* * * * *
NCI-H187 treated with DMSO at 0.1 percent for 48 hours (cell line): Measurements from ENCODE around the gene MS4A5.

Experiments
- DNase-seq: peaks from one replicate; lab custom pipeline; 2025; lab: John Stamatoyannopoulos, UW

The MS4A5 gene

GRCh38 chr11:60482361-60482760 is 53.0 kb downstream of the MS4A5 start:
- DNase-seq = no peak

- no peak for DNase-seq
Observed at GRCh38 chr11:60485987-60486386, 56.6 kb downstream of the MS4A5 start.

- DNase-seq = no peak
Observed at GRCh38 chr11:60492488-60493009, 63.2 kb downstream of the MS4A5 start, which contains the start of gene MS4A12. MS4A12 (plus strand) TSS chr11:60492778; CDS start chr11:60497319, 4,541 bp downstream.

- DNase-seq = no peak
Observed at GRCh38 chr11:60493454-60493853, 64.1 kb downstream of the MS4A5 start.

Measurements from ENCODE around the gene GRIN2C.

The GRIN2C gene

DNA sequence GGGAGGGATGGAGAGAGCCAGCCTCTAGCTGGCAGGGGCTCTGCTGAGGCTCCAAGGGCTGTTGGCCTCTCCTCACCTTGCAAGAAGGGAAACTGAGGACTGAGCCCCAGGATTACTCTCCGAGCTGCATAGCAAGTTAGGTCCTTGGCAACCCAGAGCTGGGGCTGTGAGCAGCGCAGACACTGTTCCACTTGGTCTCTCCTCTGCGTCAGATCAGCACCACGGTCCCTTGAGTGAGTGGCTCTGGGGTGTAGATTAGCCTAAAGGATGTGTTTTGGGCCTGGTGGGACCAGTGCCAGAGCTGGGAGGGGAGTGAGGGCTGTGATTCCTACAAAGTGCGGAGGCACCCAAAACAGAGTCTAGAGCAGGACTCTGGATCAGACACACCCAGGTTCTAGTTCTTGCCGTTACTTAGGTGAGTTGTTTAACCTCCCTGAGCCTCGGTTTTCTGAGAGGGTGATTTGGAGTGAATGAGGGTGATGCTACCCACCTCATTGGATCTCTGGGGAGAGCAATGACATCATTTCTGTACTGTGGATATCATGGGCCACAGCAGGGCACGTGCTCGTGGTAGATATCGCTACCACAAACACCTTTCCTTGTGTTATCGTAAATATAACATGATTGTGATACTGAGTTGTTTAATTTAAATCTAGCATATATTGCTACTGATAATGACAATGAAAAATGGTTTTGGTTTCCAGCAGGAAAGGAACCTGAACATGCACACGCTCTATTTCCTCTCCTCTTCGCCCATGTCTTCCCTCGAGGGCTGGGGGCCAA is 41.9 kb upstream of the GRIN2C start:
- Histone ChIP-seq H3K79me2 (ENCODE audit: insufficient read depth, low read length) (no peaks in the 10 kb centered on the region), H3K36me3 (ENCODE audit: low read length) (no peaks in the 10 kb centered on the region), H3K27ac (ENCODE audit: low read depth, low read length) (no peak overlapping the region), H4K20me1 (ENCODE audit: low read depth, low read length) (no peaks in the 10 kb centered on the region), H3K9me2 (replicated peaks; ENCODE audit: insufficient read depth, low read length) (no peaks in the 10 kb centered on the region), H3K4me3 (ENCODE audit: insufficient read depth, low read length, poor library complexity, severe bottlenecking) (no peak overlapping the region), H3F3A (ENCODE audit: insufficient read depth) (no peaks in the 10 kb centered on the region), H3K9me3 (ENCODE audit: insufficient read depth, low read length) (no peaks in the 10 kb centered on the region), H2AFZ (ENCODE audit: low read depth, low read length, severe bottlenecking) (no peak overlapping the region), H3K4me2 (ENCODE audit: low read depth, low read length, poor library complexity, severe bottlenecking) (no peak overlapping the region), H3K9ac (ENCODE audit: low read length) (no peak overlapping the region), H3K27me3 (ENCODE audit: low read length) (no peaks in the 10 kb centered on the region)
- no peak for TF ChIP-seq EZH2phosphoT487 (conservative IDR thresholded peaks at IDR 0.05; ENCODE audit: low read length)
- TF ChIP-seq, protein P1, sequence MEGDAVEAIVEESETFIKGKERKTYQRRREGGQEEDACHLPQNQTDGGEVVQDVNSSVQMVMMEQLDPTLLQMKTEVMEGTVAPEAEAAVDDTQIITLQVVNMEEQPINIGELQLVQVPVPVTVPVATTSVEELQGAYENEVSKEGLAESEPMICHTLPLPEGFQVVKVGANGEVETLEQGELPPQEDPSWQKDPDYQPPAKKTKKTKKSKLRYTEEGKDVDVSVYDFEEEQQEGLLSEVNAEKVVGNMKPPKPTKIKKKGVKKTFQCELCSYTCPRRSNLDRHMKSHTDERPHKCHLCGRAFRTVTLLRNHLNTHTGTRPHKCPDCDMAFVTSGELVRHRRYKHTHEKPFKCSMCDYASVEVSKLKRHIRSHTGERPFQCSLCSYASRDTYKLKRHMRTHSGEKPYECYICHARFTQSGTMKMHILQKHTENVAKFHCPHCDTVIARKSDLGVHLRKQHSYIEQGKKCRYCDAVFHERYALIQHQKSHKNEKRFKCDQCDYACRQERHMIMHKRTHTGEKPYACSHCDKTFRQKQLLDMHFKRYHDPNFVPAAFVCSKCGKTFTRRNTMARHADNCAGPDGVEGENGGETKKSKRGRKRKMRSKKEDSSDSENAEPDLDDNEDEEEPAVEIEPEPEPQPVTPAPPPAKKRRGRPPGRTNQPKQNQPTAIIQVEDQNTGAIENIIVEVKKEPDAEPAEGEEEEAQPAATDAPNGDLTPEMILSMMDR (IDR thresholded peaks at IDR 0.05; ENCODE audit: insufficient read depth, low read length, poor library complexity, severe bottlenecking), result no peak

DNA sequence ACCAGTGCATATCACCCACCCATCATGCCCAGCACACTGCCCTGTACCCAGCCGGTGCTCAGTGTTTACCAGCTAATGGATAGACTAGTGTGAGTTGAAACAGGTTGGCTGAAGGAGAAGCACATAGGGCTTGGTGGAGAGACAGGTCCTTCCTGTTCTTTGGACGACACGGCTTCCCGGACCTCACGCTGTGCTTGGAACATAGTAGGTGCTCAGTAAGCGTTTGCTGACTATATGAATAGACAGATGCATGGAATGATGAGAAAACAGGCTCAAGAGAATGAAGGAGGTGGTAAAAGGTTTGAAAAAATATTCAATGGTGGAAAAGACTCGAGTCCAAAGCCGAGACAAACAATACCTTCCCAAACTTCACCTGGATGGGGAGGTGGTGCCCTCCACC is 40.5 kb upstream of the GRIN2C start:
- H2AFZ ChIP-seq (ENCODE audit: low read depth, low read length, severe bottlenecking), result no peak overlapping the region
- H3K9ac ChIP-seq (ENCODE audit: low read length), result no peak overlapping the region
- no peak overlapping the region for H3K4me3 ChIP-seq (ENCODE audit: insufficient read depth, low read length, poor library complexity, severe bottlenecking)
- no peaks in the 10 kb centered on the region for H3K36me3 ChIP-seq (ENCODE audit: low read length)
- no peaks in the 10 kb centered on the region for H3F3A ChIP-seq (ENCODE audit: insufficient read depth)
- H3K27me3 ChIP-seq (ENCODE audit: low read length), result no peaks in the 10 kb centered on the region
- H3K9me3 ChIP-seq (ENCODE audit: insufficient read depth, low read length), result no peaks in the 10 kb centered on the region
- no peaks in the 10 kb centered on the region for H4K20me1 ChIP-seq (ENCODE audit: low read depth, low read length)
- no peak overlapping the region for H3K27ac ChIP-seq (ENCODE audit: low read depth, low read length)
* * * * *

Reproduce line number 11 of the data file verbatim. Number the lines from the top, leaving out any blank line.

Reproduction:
- DNase-seq = no peak